Sunday, 11 March 2012

Drums on the Night Air: Veronica Cecil (Congo)

Veronica Cecil was twenty-five years old when her husband was offered a job at a large multi-national company in the Congo. Filled with enthusiasm for their new life, the couple and their eleven-month-old son set off for an African adventure. Very soon, however, Veronica began to realise that life in the Congo was not what she had imagined. Food shortages were an everyday occurrence; she felt like an outsider at the club in Léopoldville, which only the Belgians and other expats frequented; and flickers of violence were starting to erupt everywhere. Six months later Veronica and her family were sent to Elizabetha, a remote palm oil plantation on the banks of the Congo River. But even here paradise didn't last. Civil war broke out, and the rebels captured the neighbouring town of Stanleyville and took all the whites hostage. Despite the fact that Veronica was on the verge of giving birth, the situation was so dangerous that she and her toddler had to be evacuated. Leaving her husband and all their possessions behind, she and her son began on a two-day journey through the jungle. But on the plane back to Leopoldville, the first labour pains began...

I bought this book at the beginning of the year, as part of the 12 Days of Kindle campaign, but for some reason, put off reading until now. I am not sure why that was; maybe it because so many other different books vied for my attention that seemed more interesting, but whatever the reason, I found that I was pleasantly surprised when I did begin to read.

I had been expecting a somewhat lame tale about expats living in Africa and the difficulties of having to face all that poverty, but in fact I found the opposite. The author who was born in British India, and lived in both South Africa and what was then Rhodesia, was no stranger to Africa or its problems, but was in fact for her day somewhat of a revolutionary and champion of civil rights. Everything of course changed with motherhood, and this revolutionary young woman was transformed into loyal wife and mother whose role was to support her husband and keep home. This is not to say that she did not have a mind of her own, but back then, in the early 1960's things were different and women's roles were also different. For those who did not live through, or like me, were not born into that era, it would be difficult to understand.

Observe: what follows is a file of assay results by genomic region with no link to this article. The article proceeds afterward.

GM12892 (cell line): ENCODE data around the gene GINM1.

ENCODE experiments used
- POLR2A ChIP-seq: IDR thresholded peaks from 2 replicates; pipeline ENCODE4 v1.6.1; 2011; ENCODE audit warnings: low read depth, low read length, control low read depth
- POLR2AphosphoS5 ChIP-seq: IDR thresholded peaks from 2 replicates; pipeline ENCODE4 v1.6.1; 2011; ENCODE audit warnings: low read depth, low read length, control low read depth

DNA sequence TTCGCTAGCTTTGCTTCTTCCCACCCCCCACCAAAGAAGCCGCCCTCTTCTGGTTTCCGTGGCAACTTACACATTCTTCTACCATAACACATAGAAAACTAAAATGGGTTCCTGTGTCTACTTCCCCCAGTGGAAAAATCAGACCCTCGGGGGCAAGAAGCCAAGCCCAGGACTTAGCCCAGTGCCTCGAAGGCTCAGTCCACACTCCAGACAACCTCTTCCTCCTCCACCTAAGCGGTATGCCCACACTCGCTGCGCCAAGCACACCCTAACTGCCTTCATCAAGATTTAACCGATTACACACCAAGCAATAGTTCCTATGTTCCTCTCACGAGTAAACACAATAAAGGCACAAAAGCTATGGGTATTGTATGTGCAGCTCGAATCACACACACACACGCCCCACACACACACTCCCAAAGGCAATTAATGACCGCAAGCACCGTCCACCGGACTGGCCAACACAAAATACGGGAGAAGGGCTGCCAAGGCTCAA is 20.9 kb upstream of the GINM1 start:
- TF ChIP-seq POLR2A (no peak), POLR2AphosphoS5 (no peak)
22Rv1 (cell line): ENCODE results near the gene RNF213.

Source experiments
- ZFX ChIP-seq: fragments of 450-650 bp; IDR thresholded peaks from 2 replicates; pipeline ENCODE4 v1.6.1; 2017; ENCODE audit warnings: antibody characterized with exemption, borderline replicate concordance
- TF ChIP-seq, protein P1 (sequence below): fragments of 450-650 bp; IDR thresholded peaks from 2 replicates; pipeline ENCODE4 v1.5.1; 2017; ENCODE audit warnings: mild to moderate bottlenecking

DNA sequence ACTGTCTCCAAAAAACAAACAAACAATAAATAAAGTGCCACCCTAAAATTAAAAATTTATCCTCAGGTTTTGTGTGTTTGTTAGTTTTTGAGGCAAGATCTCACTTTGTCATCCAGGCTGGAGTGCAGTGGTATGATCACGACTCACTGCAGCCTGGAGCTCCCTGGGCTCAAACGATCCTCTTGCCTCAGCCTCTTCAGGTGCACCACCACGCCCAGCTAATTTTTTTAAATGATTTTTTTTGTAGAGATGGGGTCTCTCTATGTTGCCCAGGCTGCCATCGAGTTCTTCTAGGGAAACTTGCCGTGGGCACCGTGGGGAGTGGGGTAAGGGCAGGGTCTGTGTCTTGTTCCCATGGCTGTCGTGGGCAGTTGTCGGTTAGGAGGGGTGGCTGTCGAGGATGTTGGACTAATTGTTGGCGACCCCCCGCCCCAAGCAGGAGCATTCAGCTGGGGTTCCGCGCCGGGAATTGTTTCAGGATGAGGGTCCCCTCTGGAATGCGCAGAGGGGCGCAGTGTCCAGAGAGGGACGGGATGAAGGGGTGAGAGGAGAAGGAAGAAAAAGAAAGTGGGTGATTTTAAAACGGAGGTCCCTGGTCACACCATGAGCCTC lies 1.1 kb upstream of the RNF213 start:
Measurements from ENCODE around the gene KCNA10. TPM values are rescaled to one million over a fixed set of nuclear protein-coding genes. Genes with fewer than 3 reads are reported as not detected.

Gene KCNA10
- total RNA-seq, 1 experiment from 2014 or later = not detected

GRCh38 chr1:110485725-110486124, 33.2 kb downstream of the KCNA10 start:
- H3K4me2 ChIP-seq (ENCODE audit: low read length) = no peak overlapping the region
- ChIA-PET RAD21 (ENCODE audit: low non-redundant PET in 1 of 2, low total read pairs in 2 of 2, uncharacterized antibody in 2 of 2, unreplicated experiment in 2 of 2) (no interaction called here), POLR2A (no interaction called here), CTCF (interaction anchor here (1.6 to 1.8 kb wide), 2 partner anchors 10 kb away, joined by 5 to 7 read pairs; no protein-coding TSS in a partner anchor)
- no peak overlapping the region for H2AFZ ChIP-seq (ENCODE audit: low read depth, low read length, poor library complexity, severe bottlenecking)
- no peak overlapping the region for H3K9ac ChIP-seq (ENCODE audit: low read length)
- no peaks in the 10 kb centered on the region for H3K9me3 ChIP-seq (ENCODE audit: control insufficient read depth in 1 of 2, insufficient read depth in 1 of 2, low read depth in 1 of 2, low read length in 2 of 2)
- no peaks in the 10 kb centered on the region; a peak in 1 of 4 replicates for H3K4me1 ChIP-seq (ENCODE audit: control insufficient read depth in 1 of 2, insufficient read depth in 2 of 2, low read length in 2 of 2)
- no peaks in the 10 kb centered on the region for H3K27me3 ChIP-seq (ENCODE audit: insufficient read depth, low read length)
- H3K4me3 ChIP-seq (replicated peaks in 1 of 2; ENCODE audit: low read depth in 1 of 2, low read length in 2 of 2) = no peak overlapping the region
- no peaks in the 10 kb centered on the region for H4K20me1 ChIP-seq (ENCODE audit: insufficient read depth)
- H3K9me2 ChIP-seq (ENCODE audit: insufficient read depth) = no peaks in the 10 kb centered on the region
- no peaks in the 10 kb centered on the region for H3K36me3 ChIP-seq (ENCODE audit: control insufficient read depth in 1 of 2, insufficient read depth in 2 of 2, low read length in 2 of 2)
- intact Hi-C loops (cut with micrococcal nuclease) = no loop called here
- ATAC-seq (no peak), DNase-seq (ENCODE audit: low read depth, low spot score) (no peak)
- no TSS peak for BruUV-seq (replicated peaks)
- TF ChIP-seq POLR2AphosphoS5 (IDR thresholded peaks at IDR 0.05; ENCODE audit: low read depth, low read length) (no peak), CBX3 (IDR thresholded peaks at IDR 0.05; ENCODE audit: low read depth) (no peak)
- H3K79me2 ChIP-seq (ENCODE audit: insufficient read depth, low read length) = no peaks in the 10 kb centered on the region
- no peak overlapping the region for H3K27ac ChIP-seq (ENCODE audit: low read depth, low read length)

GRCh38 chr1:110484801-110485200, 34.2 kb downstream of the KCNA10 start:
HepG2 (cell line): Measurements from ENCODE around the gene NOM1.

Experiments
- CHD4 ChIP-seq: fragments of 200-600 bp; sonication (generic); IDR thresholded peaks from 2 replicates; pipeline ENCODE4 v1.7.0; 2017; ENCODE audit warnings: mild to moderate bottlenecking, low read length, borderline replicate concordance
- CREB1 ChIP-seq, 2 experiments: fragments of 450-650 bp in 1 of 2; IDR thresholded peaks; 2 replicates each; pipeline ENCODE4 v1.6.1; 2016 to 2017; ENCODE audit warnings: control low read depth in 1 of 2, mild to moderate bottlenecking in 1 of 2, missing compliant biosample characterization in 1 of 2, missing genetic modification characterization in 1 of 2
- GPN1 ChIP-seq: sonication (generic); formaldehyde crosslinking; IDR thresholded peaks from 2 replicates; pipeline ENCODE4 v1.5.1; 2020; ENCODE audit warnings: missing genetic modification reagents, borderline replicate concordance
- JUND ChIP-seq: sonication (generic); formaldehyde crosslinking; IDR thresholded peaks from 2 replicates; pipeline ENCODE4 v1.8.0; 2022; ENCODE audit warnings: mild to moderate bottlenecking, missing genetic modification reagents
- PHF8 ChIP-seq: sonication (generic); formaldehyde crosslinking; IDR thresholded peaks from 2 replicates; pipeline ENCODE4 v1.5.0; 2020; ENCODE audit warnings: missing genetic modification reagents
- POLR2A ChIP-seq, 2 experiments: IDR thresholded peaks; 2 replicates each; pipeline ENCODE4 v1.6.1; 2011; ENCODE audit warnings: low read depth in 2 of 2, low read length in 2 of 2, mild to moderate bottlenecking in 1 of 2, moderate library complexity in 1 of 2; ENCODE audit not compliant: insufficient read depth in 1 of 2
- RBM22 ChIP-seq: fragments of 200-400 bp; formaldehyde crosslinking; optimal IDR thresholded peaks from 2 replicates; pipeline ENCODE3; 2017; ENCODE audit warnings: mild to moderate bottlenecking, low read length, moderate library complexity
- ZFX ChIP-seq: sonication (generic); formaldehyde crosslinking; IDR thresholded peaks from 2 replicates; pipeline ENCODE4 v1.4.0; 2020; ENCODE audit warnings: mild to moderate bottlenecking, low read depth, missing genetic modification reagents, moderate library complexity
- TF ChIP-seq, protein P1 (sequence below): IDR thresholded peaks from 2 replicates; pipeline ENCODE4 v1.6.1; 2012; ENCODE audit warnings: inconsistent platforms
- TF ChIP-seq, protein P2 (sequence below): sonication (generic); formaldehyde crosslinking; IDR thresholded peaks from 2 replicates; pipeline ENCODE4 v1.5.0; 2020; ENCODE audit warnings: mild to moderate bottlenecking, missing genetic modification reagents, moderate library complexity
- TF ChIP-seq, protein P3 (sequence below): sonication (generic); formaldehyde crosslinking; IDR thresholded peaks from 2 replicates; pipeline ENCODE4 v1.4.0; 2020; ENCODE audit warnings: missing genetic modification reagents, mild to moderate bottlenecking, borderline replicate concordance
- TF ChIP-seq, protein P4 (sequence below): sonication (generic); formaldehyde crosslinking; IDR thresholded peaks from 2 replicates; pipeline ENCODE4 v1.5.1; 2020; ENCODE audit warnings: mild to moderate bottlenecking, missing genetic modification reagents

She found the life of a expatriate wife in the capital Leopoldville dull and frustratingly cliquey, and longed to see the real Congo, but when her chance finally came, it was short lived, for within five short months everything changed, and both she and her family were forced to flee back to the safety of Leopoldville and ultimately home. The trouble was that at the time, the author was not just heavily pregnant, but about to drop. The pains started on the way back to Leopoldville, and after several false starts, her daughter was finally born.

Being written, as it is from the woman's point of view, this book is more likely to appeal to women, I hate to say it, of a certain age, who were either born into or part of the era of which she speaks. Mrs Cecil was obviously a strong and a courageous woman, that much is clear, for not many would have had the guts to endure what she did, but then again, when your children's lives are at risk, you will go to extraordinary lengths.

Overall this was a enjoyable short read, to which I would probably give an average rating.